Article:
Of course no certain answer is possible, Caesar himself being the only (and quite non-independent) source
Nevertheless, the Imperator claims that the Germans were so frightened and awed by the ongoing construction, that they either sent envoys or fled:
Within ten days after the timber began to be collected, the whole work
was completed, and the whole army led over. Caesar, leaving a strong
guard at each end of the bridge, hastens into the territories of the
Sigambri. In the mean time, embassadors from several nations come to
him, whom, on their suing for peace and alliance, he answers in a
courteous manner, and orders hostages to be brought to him. But the
Sigambri, at the very time the bridge was begun to be built, made
preparations for a flight (by the advice of such of the Tenchtheri and
Usipetes as they had among them), and quitted their territories, and
conveyed away all their possessions, and concealed themselves in
deserts and woods. (De Bello Gallico, book 4, 18)
It seems unreasonable to us, but one can imagine that the tribes were impressed by such a work that they had always believed to be impossible. Indeed, in the previous section, Caesar names exactly this (his and the Roman People's dignity) as the motivation for the work. (Suggesting that he could have crossed by boat, but deemed it more majestic [and a bit safer] to build a bridge.)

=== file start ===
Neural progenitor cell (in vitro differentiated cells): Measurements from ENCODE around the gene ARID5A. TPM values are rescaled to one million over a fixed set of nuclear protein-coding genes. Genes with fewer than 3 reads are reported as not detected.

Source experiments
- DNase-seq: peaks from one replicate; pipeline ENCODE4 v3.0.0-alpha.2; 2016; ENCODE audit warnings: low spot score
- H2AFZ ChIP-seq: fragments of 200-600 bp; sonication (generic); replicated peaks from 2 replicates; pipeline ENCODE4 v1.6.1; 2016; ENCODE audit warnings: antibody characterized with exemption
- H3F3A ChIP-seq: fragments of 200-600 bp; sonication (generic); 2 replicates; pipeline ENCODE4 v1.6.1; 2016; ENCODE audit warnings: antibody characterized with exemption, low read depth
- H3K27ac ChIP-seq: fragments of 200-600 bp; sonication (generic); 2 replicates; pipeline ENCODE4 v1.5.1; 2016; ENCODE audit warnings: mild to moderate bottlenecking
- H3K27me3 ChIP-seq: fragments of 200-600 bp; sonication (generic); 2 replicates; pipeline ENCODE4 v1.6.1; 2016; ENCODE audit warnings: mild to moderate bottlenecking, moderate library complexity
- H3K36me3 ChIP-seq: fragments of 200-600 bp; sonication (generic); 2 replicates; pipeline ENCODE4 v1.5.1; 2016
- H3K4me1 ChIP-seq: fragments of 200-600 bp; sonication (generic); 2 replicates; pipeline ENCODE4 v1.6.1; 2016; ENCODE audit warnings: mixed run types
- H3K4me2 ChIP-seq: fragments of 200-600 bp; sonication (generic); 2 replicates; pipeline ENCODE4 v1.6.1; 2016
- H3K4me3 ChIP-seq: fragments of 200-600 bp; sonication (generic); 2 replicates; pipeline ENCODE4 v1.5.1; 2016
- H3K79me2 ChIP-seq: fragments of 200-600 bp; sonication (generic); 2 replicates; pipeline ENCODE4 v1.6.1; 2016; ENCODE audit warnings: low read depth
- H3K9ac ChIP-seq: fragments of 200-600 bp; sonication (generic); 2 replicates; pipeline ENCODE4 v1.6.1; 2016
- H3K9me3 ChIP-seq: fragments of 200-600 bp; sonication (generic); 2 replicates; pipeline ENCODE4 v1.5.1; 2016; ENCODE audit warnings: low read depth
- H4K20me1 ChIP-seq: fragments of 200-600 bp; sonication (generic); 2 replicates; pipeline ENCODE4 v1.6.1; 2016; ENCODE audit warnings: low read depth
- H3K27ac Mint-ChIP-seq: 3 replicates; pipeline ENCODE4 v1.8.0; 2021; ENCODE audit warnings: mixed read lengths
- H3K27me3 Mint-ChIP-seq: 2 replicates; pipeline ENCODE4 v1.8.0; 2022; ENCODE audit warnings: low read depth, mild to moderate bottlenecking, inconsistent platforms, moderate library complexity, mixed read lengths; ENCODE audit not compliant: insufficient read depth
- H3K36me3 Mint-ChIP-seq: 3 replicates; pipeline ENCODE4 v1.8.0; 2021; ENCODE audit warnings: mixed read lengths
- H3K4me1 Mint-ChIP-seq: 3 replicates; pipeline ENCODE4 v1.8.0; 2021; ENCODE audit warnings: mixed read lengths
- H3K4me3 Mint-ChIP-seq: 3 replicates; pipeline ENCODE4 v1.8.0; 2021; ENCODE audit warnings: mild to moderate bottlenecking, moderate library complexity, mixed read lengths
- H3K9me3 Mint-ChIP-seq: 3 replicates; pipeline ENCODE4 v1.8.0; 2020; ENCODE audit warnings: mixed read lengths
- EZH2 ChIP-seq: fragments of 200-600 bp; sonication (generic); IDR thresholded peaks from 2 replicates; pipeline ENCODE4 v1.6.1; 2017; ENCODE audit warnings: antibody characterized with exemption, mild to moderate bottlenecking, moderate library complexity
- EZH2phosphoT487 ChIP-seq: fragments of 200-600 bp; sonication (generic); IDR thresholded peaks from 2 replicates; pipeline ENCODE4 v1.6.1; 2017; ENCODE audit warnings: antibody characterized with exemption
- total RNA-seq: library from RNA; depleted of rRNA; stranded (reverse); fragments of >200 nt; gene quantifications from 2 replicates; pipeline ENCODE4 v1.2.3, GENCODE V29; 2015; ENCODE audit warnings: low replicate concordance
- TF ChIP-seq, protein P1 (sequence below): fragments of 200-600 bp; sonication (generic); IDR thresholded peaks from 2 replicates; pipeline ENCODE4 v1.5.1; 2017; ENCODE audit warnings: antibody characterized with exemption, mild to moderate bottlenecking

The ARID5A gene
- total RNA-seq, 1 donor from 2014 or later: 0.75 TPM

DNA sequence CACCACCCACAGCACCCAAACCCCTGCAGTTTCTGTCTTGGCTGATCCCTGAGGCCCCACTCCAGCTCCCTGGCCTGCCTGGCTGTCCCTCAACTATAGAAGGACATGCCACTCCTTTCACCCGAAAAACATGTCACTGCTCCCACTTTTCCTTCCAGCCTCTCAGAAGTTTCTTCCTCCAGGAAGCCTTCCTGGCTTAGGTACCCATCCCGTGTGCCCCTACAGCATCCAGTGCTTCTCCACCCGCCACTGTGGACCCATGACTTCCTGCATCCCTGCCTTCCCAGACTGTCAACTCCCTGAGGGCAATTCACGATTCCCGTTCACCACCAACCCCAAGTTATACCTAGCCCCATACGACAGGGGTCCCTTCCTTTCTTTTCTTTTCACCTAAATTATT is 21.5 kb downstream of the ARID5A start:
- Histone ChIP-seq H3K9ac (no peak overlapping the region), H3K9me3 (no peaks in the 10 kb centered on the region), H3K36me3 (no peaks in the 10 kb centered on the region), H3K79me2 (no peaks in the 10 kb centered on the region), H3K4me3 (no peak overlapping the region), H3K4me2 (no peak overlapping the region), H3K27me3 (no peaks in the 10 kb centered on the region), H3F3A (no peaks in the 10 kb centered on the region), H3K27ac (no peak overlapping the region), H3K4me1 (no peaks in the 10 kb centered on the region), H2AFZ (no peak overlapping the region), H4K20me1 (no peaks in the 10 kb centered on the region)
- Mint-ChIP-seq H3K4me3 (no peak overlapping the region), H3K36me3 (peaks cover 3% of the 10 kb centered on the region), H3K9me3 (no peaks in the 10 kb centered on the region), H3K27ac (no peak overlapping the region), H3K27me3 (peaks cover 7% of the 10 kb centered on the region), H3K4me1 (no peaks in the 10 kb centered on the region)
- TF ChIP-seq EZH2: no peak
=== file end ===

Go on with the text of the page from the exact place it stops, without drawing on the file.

EDIT: Some additional information extracted from the same source:
There were at least one tribe, the Ubii, who were friendly with Caesar and promised ships for the crossing, but Caesar decided not to rely on them.
Caesar still did consider the possibility of the Germans trying to destroy the bridge, and had precautions: There is no reference the defenses against shipborne firing assault (the bridge was probably built from the gallic side), but he deployed works upriver to ward of heavy objects that the enemy might release into the flow:
piles were driven into the water obliquely, at the lower side of the
bridge, and these, serving as buttresses, and being connected with
every portion of the work, sustained the force of the stream: and
there were others also above the bridge, at a moderate distance; that
if trunks of trees or vessels were floated down the river by the
barbarians for the purpose of destroying the work, the violence of
such things might be diminished by these defenses, and might not
injure the bridge.
EDIT2: Regarding the second crossing.
At the second time there were even less resistance. The Ubii sent pleas explaining that they were innocent in the charges the proconsul launched the expedition for (having sent auxiliaries to the revolting Gauls), and laid the blame on the Suevi, who again collected the forces of their tenant-tribes (or whatever is the proper term), and retreated into the deep woods.